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Conan of Montacute...or maybe not!

Conan  the Barbarian?  of Montacute?  Count of Montaigu

Below - Wikipedia Image: "Taking of Jerusalem by the Crusaders, 15th July 1099" / Giraudon / The Bridgeman Art Library by Émile Signol 

I got really excited when I saw mention of a Knight of the First Crusade called Conan of Montacute! 

Historian Marjorie Chibnall translated the works of the English-born monk Orderic Vitalis who wrote his Historia Ecclesiastica from Saint-Evroul in Normandy. He recorded the accounts of returning Crusaders and, probably combining them with Richard le Pèlerin's epic poem La Chanson d'Antioche (written in the crusaders’ camp at Antioch), wrote a history of the First Crusade. Marjorie Chibnall says (in her notes to Orderic Vitalis’ book IX) both Richard and Orderic mention Count Conan of Montacute, although she says the references are in totally different contexts. She also says "some of the longer interpolations relating to such leaders as Raymond of Saint-Gilles, Godfrey of Bouillon, his brother Baldwin, and his brother-in-law Conan of Montacute, whatever their source, betray more than a touch of epic invention".

This sounds like the start of a grand yarn so I delved deeper…a chivalric Knight who fought in the First Crusade, at Antioch in 1097-98 and Jerusalem in 1099...(I'm trying to ignore the mindless slaughter here...)

Wikipedia Image: 1883 portrayal of Godfrey and other leaders of the First Crusade by Alphonse-Marie-Adolphe de Neuville:

However, in Marjorie Chibnall's translation of Orderic the only reference I found in the text was “Then Conan, a German count(in Latin “tunc Cono comes Alemannus”) "who was a brave man and wise and had married Duke Godfrey's sister”… Chibnall notes that here "Orderic adds information about Conan, Count of Montacute, to Baudry's narrative", and also says "Albert of Aix corroborates that Conan fought both in the Siege of Antioch and at the Siege of Jerusalem (RHC Occ. iv. 385, 464)". So.... Montacute is not actually mentioned in Orderic’s text...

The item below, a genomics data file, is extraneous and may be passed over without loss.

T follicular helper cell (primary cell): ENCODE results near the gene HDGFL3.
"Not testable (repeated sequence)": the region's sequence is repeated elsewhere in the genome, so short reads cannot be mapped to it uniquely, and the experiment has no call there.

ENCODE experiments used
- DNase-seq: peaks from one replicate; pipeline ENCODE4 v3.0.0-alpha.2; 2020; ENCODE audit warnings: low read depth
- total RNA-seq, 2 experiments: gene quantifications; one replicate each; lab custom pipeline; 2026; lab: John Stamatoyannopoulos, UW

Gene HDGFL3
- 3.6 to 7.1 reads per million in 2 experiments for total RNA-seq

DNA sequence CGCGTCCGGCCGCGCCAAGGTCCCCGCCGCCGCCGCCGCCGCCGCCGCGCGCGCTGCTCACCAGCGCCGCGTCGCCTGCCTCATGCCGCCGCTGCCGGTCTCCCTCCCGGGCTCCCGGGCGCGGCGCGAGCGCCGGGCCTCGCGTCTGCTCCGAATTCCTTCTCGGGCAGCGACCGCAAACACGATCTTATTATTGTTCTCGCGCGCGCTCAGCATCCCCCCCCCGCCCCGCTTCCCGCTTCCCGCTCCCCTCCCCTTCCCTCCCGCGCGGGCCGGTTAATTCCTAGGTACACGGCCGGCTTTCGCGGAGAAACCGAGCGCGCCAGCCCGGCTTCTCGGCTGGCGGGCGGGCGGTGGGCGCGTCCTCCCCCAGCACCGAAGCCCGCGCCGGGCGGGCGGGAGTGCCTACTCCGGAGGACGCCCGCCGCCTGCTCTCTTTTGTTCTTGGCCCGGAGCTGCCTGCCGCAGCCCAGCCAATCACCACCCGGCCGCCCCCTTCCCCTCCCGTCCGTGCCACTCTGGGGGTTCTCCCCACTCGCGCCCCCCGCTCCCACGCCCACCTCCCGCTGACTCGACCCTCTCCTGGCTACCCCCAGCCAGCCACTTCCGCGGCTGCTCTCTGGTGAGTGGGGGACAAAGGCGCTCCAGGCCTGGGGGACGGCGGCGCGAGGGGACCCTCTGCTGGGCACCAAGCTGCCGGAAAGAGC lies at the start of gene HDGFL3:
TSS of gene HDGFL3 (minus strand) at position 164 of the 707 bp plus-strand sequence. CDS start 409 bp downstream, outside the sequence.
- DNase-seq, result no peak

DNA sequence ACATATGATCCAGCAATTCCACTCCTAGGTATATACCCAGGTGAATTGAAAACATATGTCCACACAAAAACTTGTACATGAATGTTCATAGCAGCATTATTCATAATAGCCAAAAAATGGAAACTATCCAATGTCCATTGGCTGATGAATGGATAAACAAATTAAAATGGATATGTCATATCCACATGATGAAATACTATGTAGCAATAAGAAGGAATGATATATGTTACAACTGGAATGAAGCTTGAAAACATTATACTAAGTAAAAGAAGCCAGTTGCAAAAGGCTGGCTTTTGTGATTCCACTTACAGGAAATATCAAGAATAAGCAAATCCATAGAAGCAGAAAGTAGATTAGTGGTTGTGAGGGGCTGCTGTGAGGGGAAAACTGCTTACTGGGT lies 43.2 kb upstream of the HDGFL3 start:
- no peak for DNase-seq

Similarly, looking at Richard le Pélerin’s Chanson d'Antioche I only find mention of Conan the Breton (verse XXXVI), no mention of Conan of Montacute .

Below: Wikipedia Image of Conan's brother-in-law, Duke Godfrey of Bouillon (by 12th century Maître de Fauvel - BNF Fr. 22495[1] fol. 78, Public Domain):

So I looked for information on Duke Godfrey of Bouillon and the marriage of his sister to Conan of Montacute. Godfrey de Bouillon was idealised as one of the Nine Worthies after becoming the first ruler of the Kingdom of Jerusalem, and his brother Baldwin succeeded him so there should be plenty of information on him and his extended family? But I found nothing there.

Eventually I found a Wikipedia reference to a military leader of the First Crusade, Conon Count of Montaigu. I guess it sounds similar? Montagu or Montaigu is Monte-Acuto in Latin or Montacute in English, and after the Conquest Robert of Mortain gave custody of Montacute Castle in Somerset to Drogo de Montagu.. Drogo's family originated at Montaigu-les-Bois in Coutances, Normandy. However Conon's family, the Counts of Montaigu, were from Lower Lotharingia, roughly modern-day Netherlands and Belgium. According to Wikipedia, this particular Montaigu was a castle located on the river Ourthe, opposite Marcourt near La Roche in the Ardennes. The castle of Montaigu has been mostly destroyed, but a chapel dedicated to Saint Thibaut still exists upon the mountain on which it was built. 

Conon's only known wife was named Ida. Wikipedia says “According to the medieval English historian Orderic Vitalis, Conon married a sister of Godfrey of Bouillon. Godfrey is not otherwise known to have had a sister, but his mother was also named Ida. In contrast, the Cantatorium, the chronicle of the abbey of Saint-Hubert, records that Conon's wife was the daughter of Lambert the Old, a nobleman from the region of Liège who was buried at Saint-Hubert…The name of his father and eldest son suggests that Conon was related in some way to the Ardennes-Verdun dynasty, the family of Godfrey of Bouillon".

So there we go. No Conan of Montacute. It's just too sad.

The closest I can get to a Montacute Crusader is in the fictional 'Tancred', written by the future Conservative Prime Minister from 1874 to 1880, Benjamin Disraeli. In this novel the contemporary hero, Lord Montacute, retraced the steps of his crusading ancestors on an adventure to the Holy Land. But there's no relationship to the village of Montacute as Lord Montacute's country seat is a castle in the North of England. The story is heavy going for me but it is available online.

I’m going to leave this page here just in case someone can demonstrate to me that there really was a Conan of Montacute, Somerset…and to stop me going down this rabbit-hole again!

Next you might like to read my notes on Montacute's Legend of the Holy Cross or maybe Leland's Montacute of 1542 AD might interest you?

Check out Montacute snippets for my notes on a different topic